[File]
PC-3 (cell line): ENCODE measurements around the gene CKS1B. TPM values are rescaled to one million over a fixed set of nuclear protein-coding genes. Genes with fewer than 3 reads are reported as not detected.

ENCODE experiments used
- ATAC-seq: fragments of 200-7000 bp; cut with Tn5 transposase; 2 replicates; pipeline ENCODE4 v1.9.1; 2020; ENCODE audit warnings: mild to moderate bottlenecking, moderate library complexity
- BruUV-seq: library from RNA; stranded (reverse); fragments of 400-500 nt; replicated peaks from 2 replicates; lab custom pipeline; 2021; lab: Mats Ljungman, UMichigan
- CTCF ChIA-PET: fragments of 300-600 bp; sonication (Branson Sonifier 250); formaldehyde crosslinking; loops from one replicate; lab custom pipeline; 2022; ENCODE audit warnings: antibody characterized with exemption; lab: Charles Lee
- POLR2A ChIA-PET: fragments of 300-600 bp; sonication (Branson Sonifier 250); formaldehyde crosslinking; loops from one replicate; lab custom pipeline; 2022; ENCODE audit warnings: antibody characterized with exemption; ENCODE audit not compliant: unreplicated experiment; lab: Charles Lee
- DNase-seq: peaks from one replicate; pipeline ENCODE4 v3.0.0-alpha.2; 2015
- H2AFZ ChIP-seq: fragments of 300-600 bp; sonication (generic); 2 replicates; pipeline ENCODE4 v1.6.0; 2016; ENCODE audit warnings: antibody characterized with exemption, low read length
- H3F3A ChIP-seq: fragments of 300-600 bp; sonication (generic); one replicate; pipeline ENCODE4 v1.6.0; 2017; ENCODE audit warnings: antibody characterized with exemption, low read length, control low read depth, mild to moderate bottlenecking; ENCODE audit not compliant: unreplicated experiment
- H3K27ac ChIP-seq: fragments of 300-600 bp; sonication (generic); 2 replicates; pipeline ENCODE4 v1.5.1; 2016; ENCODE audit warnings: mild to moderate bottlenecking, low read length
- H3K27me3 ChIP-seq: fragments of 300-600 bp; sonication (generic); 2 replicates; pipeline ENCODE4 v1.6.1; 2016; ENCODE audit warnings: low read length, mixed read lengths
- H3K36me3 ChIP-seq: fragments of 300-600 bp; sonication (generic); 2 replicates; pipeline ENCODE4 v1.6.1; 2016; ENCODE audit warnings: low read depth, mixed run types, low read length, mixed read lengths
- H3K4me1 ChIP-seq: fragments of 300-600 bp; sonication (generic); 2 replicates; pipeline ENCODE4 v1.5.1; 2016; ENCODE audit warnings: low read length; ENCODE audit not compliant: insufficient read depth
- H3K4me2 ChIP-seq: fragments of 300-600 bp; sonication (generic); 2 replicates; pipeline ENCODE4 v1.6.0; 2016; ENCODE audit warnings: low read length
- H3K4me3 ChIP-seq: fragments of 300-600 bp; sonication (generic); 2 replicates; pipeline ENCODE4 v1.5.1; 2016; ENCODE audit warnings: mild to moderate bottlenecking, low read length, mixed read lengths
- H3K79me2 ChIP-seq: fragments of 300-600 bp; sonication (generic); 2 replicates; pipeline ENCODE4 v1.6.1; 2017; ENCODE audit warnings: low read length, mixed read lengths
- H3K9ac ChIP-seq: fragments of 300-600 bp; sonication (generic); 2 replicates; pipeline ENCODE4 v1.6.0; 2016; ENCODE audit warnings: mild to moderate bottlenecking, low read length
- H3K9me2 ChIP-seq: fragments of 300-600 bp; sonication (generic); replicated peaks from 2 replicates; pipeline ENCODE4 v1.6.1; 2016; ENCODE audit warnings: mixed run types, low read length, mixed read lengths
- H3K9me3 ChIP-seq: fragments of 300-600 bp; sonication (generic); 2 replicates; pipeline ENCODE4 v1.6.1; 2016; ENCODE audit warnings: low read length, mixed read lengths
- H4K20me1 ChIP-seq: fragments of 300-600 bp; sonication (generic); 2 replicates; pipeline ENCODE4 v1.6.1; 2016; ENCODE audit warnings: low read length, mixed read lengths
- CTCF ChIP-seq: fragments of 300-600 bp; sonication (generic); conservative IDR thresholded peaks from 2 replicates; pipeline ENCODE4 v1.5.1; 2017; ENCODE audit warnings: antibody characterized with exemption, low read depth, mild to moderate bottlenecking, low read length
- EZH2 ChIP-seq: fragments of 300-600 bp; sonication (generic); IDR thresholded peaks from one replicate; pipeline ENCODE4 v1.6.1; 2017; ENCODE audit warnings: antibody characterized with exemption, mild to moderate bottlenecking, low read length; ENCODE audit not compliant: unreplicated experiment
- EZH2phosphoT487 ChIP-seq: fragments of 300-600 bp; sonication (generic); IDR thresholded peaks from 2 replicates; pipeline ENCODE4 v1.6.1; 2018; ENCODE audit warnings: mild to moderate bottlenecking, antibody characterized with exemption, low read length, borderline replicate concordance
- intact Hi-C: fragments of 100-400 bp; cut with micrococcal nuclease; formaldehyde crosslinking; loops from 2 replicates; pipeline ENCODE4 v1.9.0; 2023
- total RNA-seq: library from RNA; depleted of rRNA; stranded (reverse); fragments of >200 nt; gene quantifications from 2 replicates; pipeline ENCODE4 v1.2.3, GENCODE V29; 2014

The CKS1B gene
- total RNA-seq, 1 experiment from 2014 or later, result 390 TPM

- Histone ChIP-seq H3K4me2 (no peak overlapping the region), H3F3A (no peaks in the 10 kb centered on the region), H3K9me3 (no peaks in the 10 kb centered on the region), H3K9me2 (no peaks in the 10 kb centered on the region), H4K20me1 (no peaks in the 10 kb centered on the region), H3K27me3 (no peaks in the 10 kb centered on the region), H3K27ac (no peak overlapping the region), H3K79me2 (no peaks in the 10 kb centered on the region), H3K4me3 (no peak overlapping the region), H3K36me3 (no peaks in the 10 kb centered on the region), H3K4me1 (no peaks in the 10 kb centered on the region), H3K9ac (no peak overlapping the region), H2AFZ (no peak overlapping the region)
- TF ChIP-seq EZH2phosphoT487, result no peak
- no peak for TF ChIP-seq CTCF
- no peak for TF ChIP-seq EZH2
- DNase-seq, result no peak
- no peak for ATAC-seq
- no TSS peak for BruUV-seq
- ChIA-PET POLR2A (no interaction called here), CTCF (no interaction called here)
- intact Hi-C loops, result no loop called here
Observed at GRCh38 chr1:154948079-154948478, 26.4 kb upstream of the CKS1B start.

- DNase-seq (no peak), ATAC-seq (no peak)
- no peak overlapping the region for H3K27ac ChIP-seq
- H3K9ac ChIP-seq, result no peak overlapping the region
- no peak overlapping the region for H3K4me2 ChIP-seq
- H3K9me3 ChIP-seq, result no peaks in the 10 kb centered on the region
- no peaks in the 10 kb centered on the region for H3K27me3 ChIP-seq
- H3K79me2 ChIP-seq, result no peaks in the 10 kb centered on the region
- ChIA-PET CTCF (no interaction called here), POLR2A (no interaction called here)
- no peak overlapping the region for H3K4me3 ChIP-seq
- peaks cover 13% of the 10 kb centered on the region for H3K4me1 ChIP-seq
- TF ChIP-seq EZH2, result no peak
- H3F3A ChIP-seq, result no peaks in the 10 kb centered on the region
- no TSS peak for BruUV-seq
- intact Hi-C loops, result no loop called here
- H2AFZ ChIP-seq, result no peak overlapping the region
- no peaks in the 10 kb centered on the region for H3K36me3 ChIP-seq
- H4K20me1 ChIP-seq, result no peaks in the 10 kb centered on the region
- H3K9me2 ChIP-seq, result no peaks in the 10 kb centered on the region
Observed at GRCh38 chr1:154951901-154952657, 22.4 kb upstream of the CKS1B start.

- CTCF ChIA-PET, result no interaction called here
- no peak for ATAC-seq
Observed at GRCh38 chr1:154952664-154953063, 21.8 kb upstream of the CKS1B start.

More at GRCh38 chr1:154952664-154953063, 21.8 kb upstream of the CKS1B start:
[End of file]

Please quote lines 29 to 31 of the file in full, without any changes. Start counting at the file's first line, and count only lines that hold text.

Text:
- TF ChIP-seq EZH2phosphoT487, result no peak
- no peak for TF ChIP-seq CTCF
- no peak for TF ChIP-seq EZH2